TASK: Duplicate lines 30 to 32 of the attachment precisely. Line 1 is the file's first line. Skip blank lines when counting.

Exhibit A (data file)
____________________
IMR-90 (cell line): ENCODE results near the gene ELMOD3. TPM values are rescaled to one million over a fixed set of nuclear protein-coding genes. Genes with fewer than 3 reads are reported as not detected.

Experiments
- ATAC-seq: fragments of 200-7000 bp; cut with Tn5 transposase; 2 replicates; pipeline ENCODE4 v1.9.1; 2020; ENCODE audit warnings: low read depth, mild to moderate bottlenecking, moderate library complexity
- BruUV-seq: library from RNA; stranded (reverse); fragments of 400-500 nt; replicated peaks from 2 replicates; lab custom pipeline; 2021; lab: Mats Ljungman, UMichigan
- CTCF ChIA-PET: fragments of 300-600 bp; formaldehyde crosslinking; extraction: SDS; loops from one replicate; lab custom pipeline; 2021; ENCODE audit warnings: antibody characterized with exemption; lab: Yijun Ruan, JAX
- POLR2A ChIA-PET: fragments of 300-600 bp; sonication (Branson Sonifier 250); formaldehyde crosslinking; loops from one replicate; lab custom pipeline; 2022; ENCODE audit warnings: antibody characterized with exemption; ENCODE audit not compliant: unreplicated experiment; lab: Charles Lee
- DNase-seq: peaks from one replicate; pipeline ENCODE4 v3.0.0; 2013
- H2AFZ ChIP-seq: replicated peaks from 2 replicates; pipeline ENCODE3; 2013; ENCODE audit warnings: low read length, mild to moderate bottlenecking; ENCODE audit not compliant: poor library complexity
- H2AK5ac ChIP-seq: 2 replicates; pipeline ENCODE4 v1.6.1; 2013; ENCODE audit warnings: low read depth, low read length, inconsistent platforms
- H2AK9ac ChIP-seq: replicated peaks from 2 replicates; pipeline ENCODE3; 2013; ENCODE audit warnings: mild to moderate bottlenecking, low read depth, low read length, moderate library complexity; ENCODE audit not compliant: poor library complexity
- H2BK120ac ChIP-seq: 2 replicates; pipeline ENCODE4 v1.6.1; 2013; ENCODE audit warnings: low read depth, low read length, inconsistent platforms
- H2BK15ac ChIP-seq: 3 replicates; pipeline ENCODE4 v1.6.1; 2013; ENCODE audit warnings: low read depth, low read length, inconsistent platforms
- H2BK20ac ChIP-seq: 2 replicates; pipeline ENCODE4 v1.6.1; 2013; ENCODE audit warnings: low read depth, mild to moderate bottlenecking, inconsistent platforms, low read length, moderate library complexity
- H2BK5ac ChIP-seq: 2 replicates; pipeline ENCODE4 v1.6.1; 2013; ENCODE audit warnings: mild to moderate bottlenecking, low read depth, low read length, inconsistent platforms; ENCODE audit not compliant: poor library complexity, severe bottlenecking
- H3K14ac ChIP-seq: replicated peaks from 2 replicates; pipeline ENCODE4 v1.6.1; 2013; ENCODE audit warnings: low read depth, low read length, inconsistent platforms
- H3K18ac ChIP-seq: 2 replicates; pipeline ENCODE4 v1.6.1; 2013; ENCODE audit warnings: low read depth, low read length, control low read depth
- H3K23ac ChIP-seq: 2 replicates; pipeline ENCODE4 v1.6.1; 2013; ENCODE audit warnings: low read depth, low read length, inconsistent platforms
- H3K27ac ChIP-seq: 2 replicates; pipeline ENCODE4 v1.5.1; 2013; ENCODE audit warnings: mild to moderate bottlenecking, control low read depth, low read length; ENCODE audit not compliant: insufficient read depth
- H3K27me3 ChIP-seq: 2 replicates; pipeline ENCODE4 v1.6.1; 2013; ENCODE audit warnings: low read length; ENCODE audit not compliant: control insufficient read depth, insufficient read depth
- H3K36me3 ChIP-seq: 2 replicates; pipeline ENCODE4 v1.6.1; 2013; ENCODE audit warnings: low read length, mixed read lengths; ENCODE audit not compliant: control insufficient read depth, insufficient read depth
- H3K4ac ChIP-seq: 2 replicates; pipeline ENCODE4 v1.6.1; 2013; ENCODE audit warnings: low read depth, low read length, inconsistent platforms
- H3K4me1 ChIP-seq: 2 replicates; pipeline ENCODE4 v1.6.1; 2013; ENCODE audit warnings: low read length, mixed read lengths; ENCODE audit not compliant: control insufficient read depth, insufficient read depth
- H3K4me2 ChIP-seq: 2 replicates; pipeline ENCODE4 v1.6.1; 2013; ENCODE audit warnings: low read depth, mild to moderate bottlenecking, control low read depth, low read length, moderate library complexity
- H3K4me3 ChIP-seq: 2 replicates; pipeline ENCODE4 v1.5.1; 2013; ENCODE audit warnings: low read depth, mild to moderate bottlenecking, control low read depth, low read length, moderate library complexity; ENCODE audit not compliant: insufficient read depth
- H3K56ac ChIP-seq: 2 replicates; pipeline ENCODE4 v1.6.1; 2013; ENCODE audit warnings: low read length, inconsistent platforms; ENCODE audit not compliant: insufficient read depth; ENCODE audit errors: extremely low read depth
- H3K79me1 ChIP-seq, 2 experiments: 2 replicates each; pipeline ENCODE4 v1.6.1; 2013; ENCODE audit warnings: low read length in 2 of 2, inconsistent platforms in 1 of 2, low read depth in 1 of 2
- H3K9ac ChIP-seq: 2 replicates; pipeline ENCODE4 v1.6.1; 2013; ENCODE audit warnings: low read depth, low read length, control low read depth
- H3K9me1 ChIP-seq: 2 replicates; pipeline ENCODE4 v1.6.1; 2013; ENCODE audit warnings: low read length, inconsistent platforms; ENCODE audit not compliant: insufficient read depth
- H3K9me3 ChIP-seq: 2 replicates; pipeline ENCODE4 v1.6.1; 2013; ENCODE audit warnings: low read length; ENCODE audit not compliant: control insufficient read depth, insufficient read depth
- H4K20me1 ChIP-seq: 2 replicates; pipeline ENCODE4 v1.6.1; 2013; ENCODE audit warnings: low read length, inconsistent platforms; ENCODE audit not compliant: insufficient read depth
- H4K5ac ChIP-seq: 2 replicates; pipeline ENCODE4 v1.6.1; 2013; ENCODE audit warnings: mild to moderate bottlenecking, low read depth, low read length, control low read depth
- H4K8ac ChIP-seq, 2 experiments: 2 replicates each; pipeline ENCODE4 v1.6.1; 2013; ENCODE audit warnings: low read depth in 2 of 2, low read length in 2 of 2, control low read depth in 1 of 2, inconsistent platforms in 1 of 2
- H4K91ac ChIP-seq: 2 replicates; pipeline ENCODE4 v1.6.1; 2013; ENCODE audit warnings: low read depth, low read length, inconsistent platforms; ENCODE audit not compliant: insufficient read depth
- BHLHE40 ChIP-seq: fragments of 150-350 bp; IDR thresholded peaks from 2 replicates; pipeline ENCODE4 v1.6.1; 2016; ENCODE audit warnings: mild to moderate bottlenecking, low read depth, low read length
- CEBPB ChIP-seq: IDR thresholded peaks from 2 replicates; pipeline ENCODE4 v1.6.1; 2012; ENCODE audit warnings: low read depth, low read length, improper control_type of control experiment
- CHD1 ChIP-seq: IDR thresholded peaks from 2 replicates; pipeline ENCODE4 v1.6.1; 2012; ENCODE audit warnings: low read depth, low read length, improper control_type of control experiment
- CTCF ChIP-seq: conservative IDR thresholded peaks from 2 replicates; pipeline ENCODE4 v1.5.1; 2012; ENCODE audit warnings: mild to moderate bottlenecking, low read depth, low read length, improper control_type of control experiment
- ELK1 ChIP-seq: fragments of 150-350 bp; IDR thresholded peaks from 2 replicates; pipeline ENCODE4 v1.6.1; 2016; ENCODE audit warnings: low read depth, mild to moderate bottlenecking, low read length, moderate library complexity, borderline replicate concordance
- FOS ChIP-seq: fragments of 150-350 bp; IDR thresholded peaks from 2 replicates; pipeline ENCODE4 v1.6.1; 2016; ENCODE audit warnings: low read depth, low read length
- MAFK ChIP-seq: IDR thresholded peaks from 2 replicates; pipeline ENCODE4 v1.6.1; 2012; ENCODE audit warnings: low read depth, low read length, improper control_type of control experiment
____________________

- H4K20me1 ChIP-seq: 2 replicates; pipeline ENCODE4 v1.6.1; 2013; ENCODE audit warnings: low read length, inconsistent platforms; ENCODE audit not compliant: insufficient read depth
- H4K5ac ChIP-seq: 2 replicates; pipeline ENCODE4 v1.6.1; 2013; ENCODE audit warnings: mild to moderate bottlenecking, low read depth, low read length, control low read depth
- H4K8ac ChIP-seq, 2 experiments: 2 replicates each; pipeline ENCODE4 v1.6.1; 2013; ENCODE audit warnings: low read depth in 2 of 2, low read length in 2 of 2, control low read depth in 1 of 2, inconsistent platforms in 1 of 2